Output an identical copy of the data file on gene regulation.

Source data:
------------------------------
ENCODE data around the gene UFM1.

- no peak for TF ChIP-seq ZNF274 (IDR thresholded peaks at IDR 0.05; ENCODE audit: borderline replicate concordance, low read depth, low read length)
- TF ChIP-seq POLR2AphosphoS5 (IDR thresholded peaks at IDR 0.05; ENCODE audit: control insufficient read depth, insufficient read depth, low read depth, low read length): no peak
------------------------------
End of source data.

ENCODE data around the gene UFM1.

- no peak for TF ChIP-seq ZNF274 (IDR thresholded peaks at IDR 0.05; ENCODE audit: borderline replicate concordance, low read depth, low read length)
- TF ChIP-seq POLR2AphosphoS5 (IDR thresholded peaks at IDR 0.05; ENCODE audit: control insufficient read depth, insufficient read depth, low read depth, low read length): no peak